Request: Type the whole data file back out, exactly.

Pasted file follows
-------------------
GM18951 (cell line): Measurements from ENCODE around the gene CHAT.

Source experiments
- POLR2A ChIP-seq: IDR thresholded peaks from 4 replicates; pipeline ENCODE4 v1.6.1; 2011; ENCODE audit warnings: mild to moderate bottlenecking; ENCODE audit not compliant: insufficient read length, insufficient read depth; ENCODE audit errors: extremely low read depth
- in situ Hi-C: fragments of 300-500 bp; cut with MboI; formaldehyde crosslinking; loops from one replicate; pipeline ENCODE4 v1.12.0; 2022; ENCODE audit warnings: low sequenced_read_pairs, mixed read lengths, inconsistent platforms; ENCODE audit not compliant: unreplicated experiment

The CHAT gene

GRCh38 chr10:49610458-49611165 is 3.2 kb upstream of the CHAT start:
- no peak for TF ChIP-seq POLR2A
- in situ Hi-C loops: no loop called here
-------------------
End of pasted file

GM18951 (cell line): Measurements from ENCODE around the gene CHAT.

Source experiments
- POLR2A ChIP-seq: IDR thresholded peaks from 4 replicates; pipeline ENCODE4 v1.6.1; 2011; ENCODE audit warnings: mild to moderate bottlenecking; ENCODE audit not compliant: insufficient read length, insufficient read depth; ENCODE audit errors: extremely low read depth
- in situ Hi-C: fragments of 300-500 bp; cut with MboI; formaldehyde crosslinking; loops from one replicate; pipeline ENCODE4 v1.12.0; 2022; ENCODE audit warnings: low sequenced_read_pairs, mixed read lengths, inconsistent platforms; ENCODE audit not compliant: unreplicated experiment

The CHAT gene

GRCh38 chr10:49610458-49611165 is 3.2 kb upstream of the CHAT start:
- no peak for TF ChIP-seq POLR2A
- in situ Hi-C loops: no loop called here